A mum tells us about the tragic death of her toddler daughter, something that could have been entirely avoided.
There is nothing more tragic than losing a child. It is even more horrible when it is not due to some illness, but because of something that could have been avoided easily. Sammy, barely a toddler, passed on in her sleep due to a malfunction in the room’s thermostat. Her mother, Keri, is determined to spread the word with the hope that something like this should not happen again.
Sammy’s tragic demise due to hyperthermia
Keri shares the story on Facebook with the hope that it reaches a lot of parents. On the night of 28 February 2016, Sammy wished her father and her elder brother good night and was put to bed by Keri. Sammy looked like an angel, in her beautiful crib. Keri and her husband never thought that they would never see Sammy alive again…
As Keri left her, Sammy cried a bit, like she always did. Keri did not think much about it, as Sammy would settle down soon as usual. Their son slept with them that night as he was afraid of monsters. Sammy, sadly, was too young to know about them.
Sometime during the night, the temperature of Sammy’s room increased drastically, And as she was on a different floor, the couple was oblivious to the temperature change. Sammy probably never woke up, as children of that age are not able to respond well to changes in the surrounding temperatures.
And that is the saddest part, as Keri is a mum who reads and responds. And that is why the children were in safe bassinets till they were six months old. There were no chocking hazards where they slept. No blankets or bumper sets for them. They slept in sleeping bags, safe from the cold outside.
Thermostat failure caused the tragedy
Keri curses herself that she never came across an article where a child was harmed due to a thermostat failure. If she had, she would have installed a thermometer that would alert her if something was off. Like we say, hindsight is always 20/20. In the morning, Keri went down to make some coffee and her husband went to check on Sammy. He screamed her name and came down with Sammy who was not responding.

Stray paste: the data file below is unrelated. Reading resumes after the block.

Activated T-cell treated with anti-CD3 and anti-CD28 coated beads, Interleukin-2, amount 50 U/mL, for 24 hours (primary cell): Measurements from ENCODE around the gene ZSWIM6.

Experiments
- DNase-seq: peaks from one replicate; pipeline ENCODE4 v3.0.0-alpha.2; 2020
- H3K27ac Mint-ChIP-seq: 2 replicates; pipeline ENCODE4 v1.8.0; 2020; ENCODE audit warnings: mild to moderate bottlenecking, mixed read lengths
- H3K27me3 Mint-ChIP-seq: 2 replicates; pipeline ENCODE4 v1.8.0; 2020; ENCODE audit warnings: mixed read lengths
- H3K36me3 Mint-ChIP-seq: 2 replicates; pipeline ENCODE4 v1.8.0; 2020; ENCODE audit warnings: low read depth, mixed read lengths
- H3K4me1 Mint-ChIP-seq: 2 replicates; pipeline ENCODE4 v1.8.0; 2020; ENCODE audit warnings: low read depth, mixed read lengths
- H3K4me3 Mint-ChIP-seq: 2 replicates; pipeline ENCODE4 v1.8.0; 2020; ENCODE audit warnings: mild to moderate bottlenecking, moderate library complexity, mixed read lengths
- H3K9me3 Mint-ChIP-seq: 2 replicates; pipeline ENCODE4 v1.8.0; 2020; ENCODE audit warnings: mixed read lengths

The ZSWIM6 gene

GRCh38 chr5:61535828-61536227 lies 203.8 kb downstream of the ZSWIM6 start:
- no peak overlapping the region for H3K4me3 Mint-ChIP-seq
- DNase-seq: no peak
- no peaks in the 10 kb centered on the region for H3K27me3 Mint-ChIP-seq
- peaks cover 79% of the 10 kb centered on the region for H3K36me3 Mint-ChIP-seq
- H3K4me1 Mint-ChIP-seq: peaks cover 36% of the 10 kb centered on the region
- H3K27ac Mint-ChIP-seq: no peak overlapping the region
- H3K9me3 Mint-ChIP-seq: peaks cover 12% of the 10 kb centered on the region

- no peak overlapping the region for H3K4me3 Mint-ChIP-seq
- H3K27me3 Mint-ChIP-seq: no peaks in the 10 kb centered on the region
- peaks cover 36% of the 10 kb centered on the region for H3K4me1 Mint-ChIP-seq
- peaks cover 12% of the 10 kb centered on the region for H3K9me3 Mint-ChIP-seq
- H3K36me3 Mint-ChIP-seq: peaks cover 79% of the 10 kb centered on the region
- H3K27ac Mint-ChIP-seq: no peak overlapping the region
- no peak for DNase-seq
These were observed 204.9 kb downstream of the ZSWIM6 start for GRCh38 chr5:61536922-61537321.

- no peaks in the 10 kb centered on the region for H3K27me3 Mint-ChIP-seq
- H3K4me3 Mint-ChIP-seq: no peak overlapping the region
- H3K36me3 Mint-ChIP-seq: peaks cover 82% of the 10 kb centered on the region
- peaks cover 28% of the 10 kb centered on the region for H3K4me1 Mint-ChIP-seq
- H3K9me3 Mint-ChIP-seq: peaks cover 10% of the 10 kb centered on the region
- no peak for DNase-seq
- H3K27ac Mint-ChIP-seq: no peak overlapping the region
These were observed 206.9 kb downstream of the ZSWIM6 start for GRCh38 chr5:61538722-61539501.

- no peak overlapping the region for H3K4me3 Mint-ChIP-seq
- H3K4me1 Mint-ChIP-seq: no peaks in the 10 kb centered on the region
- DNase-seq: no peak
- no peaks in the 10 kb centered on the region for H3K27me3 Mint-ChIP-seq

They rushed her to a hospital, where she was declared beyond rescue. She had died of hyperthermia, something that could have been totally avoided. And I am writing this story so that some mother reads it and decides to check the temperature of the baby’s room every day.
Is this relevant for Singapore?
You might ask me this question. Where does the question of hyperthermia arise in Singapore? It is true that hyperthermia might not be a big issue for Singapore, however, it is not entirely unlikely.
Sometimes, the aircon of a baby’s room is set too high, due to traditional beliefs. This can cause some problems in infants, especially those who are younger than 6 months. Additionally, babies are being bundled up in clothing that may be inappropriate for the weather. And lastly, when the baby has a fever, some parents tend to put on extra layers of clothing. Here, the danger of hyperthermia is real.
And just like hyperthermia, hypothermia is a real threat to babies as they cannot regulate the temperature. These are the conditions where children are rushed to the hospital with hypothermia.
- Babies swimming in really cold water
- When babies are given an ice bath when they have fever
- Aircon set at a really low temperature with minimal protective clothing.
To avoid either spectrum of temperature affecting your child, you should do these three things.
- Make the room cosy, neither too cold, nor too warm. An ideal temperature of a baby’s room in Singapore is between 23 and 25 C.
- Don’t cover the baby’s head indoors. Head plays an active role in the temperature regulation, especially in babies. So if you find that a Mall or the bus is too cold, please cover the head. But once they are inside a warm place, remove the cap.
- Dress in layers. If you feel that you are going to experience a lot of variation in temperature throughout the day, dress the child in layers. For children younger than 5, it is always ideal to carry a sweatshirt as the buses end up being quite cold at times.
In addition, when you are out, always carry water with you. Use sunscreen and pay attention to sunstroke warnings in the media. Keri lost a child to heat, let us all learn from her loss. R.I.P, Sammy.
(Images: Facebook )